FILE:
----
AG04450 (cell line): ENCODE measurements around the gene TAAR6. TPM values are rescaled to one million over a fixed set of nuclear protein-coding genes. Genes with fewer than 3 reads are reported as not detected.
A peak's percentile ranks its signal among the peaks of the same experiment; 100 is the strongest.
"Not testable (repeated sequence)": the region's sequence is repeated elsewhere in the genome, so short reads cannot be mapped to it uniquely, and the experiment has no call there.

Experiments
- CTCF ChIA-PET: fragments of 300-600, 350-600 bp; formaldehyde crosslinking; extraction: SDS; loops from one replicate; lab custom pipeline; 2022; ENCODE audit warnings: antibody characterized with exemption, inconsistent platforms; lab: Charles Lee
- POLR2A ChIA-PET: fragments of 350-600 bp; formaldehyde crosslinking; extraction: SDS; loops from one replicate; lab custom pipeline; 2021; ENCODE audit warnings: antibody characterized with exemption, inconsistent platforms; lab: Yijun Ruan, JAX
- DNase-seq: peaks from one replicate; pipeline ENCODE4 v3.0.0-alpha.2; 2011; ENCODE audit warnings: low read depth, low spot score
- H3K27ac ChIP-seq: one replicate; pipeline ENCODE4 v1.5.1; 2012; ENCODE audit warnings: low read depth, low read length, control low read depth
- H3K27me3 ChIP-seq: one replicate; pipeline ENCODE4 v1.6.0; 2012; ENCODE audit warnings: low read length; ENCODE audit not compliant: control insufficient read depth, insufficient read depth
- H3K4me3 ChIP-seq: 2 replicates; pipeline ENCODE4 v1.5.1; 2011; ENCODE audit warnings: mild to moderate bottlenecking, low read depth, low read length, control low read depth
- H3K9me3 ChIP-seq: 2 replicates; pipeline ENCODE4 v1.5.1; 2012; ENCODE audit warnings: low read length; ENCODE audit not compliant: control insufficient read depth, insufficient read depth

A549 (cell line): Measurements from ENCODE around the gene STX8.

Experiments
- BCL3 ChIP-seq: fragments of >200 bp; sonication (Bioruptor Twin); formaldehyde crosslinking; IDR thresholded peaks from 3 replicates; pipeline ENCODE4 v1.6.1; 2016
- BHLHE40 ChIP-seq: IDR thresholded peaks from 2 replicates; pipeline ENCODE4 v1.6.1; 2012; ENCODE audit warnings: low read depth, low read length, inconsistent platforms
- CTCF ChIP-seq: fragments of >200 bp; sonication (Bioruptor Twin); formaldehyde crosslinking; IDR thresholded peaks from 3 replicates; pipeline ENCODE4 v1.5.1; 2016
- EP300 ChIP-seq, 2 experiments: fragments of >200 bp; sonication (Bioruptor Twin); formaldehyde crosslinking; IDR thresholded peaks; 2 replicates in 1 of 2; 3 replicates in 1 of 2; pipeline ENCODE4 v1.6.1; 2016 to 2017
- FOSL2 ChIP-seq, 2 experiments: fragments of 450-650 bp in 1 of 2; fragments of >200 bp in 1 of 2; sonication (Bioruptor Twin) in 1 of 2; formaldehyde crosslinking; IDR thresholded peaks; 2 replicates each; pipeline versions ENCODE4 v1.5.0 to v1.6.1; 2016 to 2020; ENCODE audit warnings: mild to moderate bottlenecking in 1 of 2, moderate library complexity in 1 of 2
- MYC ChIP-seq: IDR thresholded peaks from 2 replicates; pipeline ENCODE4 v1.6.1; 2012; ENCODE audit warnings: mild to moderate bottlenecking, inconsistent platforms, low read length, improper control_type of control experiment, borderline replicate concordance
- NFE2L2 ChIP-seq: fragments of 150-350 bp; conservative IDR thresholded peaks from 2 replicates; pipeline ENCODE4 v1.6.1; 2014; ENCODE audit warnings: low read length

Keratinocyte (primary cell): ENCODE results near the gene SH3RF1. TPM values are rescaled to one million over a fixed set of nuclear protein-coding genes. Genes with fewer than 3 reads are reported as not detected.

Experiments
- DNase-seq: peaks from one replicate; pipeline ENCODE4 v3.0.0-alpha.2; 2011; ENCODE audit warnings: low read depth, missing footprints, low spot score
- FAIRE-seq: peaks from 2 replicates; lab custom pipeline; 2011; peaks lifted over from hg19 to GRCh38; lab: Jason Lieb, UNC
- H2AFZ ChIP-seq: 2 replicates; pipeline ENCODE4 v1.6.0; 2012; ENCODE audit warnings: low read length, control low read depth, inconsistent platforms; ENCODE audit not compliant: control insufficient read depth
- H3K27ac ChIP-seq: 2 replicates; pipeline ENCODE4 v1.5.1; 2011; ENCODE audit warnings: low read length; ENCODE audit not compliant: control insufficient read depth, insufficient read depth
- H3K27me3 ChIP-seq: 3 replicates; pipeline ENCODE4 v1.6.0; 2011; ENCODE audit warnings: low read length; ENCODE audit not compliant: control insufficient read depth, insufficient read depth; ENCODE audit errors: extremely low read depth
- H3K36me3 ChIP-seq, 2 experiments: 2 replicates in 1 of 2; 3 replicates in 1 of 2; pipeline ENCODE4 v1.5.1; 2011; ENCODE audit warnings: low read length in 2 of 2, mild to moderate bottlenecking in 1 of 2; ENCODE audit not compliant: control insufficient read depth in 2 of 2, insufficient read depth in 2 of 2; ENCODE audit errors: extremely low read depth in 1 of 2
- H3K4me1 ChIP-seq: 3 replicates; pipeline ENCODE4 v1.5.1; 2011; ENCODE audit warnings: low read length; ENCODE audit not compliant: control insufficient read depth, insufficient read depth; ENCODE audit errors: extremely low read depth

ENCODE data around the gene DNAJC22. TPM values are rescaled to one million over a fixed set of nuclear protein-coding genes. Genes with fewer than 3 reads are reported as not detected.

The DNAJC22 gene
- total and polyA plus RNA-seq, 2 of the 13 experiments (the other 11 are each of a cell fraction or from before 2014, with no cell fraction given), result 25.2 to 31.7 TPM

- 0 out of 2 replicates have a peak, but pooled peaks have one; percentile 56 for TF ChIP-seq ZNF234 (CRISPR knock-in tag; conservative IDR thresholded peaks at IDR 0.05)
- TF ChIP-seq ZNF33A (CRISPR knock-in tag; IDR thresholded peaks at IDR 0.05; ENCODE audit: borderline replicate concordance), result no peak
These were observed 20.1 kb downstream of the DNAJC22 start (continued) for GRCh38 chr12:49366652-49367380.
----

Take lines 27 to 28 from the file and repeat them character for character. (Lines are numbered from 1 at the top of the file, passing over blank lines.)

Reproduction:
- H3K27me3 ChIP-seq: 3 replicates; pipeline ENCODE4 v1.6.0; 2011; ENCODE audit warnings: low read length; ENCODE audit not compliant: control insufficient read depth, insufficient read depth; ENCODE audit errors: extremely low read depth
- H3K36me3 ChIP-seq, 2 experiments: 2 replicates in 1 of 2; 3 replicates in 1 of 2; pipeline ENCODE4 v1.5.1; 2011; ENCODE audit warnings: low read length in 2 of 2, mild to moderate bottlenecking in 1 of 2; ENCODE audit not compliant: control insufficient read depth in 2 of 2, insufficient read depth in 2 of 2; ENCODE audit errors: extremely low read depth in 1 of 2